1. Use a Houseplant for a Practical Household Chore.

Depending on the type, houseplants can be used for fragrance, medicine, or in the kitchen. There’s a good chance you already have at least one houseplant that fits into one of these categories. Aloe vera is a common ingredient in skin lotions. Jasmine, gardenias, and heliotropes are all popular choices for fragrance. Basil, rosemary, sage, and even dwarf citrus trees can all be cultivated as potted plants. Just be sure you know what you’re doing. Creating aloe vera gel on your own isn’t that difficult, but the outside part of the plant is actually a skin irritant that can make the problem worse.

  1. Get a Houseplant to Flower for the First Time.

There are lots of houseplants that are resilient enough to survive in challenging conditions but need extra help to blossom and show their flowers. Many low-light houseplants will have fine-looking foliage but won’t flower until they’re given a brighter spot. Other plants, like the Christmas cactus, require long periods without light to reset their growth cycle and produce flowers. The first idea some people have is to use fertilizer. This can help when done right, but if you use the wrong kind, the wrong amount, or at the wrong time, you could end up doing more harm than good. It may also simply be time to repot or add some fresh potting mix. Good houseplant care is essential, and this includes the watering schedule, but more often the culprit is sunlight—either too much or too little. As with so many things, you need to know what that particular type of houseplant wants.

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How Indoor Plants Increase Health and Happiness

You’ve probably heard the idea that houseplants can improve your health and productivity, but how much of this hype is real? Overall, a robust set of reputable studies suggest that indoor plants can increase mental health and cognitive performance in various ways. These positive effects are closely correlated with those observed by immersing people in natural settings. The great outdoors is good for you—as is the effort to bring a bit of this nature indoors with you.

Education is one of the best ways to get yourself to buy into indoor plants for health and productivity. Houseplants aren’t a cure for everything. Learn what is mostly hype and what it is about houseplants that seems to offer these benefits in study after study. Then, you can choose indoor plants that make the most sense for your home or office, while gaining new insights about how to optimize these spaces for health and productivity.

Productivity and Performance

Being outside—or even just the feeling of being outside—can cultivate that elusive quality of relaxed concentration, of effortless effort, of sustained productivity. Nowadays, office plants are almost universal fixtures or at least highly encouraged among the company’s workforce. This literature review from Psychology Today shows that there are widespread psychological benefits to natural settings and indoor plants. This includes better memory retention, concentration, and creativity, while reducing levels of stress, depression, and cognitive impairment.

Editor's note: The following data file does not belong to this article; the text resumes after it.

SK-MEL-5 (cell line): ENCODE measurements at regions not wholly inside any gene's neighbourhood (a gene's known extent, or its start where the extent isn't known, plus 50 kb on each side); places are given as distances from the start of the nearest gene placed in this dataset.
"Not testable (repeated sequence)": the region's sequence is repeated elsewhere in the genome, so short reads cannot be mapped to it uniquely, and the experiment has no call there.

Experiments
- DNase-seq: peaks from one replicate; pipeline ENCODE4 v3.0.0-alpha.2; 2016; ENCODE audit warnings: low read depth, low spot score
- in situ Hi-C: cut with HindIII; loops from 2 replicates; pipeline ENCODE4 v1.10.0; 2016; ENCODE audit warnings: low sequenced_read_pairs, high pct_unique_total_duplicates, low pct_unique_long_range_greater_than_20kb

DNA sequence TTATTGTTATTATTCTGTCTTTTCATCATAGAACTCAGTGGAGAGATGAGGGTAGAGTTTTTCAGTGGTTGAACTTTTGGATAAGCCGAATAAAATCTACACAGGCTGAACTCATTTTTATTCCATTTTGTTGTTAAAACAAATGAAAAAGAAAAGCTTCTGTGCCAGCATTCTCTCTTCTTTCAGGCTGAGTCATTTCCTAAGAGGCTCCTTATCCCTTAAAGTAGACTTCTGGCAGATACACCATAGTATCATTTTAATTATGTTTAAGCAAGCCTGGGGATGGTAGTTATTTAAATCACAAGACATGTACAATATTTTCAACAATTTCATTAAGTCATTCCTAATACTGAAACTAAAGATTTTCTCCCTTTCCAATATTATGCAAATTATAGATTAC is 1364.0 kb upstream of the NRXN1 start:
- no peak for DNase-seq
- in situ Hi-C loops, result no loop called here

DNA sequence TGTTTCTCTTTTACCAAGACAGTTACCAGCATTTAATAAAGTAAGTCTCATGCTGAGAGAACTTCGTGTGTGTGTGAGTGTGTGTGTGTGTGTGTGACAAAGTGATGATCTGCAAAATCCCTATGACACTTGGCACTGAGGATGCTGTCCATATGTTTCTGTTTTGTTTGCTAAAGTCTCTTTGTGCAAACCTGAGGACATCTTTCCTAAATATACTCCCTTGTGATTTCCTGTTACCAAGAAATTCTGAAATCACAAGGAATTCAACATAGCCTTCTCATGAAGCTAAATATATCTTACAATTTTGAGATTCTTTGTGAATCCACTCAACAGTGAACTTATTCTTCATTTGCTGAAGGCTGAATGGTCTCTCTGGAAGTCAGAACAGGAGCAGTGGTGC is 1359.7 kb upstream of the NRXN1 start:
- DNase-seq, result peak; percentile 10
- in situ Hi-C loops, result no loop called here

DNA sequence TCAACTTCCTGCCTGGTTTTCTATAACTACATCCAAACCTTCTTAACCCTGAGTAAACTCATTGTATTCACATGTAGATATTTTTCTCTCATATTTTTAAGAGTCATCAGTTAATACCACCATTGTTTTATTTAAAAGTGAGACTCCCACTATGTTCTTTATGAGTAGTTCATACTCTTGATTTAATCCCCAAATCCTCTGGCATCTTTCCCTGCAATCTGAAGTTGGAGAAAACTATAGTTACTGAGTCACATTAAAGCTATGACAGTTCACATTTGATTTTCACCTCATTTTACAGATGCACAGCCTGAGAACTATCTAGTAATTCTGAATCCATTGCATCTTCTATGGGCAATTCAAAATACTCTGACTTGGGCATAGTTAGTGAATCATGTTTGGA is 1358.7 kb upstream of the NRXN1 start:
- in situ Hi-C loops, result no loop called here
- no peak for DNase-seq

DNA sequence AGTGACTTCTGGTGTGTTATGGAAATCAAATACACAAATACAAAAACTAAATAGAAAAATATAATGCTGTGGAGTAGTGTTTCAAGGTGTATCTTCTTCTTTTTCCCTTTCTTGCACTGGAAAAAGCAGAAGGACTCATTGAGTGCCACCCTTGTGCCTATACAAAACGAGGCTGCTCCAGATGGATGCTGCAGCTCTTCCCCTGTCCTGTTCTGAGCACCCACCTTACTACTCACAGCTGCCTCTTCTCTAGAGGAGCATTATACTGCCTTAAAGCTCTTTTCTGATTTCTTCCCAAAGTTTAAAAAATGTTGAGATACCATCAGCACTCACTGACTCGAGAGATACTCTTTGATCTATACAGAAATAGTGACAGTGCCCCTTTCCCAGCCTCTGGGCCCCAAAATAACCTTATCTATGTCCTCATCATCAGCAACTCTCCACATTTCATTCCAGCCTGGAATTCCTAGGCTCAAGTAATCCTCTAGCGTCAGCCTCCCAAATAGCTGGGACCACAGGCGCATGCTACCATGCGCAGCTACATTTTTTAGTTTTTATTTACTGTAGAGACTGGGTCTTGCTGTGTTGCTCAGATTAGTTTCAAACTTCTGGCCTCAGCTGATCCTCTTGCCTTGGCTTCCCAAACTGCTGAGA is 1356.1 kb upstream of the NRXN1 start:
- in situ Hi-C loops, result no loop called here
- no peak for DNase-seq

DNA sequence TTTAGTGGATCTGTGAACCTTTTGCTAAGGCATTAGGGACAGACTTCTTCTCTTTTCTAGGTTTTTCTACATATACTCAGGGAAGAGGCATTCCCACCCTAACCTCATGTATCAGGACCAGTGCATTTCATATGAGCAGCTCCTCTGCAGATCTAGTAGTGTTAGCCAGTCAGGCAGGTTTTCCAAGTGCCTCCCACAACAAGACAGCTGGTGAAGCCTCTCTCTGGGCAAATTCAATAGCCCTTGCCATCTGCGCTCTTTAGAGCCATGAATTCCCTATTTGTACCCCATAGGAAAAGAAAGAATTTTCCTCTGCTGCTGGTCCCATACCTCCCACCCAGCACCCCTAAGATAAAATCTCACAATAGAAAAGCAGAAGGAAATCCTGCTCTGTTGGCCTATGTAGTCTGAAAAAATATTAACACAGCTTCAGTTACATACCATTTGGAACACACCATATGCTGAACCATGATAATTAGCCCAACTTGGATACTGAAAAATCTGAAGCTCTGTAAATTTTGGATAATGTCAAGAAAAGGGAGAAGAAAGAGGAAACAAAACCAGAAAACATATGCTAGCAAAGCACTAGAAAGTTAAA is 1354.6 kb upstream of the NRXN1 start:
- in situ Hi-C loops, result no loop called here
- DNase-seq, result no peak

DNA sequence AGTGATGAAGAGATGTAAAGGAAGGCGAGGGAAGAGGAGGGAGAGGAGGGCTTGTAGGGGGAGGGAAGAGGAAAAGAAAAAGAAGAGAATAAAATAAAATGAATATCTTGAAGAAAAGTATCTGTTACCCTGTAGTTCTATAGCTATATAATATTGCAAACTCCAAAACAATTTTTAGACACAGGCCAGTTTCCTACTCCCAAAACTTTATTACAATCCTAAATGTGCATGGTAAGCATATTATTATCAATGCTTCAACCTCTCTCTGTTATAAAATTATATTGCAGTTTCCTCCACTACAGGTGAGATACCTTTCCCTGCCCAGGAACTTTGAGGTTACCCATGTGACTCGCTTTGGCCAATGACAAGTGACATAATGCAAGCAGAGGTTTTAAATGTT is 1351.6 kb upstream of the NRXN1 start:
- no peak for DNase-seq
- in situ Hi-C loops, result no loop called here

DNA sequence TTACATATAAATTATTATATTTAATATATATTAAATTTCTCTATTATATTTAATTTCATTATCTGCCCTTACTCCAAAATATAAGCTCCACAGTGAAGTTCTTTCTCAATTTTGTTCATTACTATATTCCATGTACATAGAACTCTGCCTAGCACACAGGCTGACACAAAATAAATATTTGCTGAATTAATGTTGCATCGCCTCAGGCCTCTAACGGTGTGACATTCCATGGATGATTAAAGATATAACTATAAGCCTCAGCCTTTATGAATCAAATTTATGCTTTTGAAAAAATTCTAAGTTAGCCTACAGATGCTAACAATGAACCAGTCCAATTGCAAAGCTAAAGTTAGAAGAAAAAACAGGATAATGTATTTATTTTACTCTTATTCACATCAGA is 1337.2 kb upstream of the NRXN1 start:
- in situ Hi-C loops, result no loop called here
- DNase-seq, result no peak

The Truth about Plants and Indoor Air Quality

You don’t need to literally recreate a natural setting to get the health benefits of indoor plants—unless you’re trying to improve the indoor air quality. This is one area where the hype doesn’t live up to the science—in part because of a misunderstood NASA study that looked at the effect of plants on air quality in a closed environment like the international space station. Even in modern buildings, there is so much ventilation that you need to fill almost every square foot of space with plants to make a noticeable difference in indoor air quality.

Don’t Overlook Ornamental Value

People like things that look pretty. As part of their literature review on the benefits of houseplants, the Texas A&M Agriculture Extension found multiple studies that looked specifically at the benefits of having flowers in the home and office. Flowers were found to improve mood and reduce the risk of depression by helping people feel more secure and relaxed. You can achieve these benefits by replenishing cut flowers, but there’s a particular joy reserved for cultivating your own flowering houseplants, such as begonias. The blooms may not last forever, but some houseplants, like the prayer plant, have foliage with great ornamental value.

Staying Connected and Grounded

Decorating your home and workspace already provides many of these benefits, but the opportunity to care for houseplants offers its own rewards. It may not be quite the same as tending to an outdoor garden, but there is still something to be said for testing houseplant soil for moisture and pH levels. And don’t be afraid to take a moment and come up with some creative names for your plants. A connection to your indoor plants still won’t fix what’s wrong with your day, but it can soften the emotional consequences. And during times of self-isolation, caring for indoor plants can be a true life-saver.

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Alternate Names for the Wandering Jew Houseplant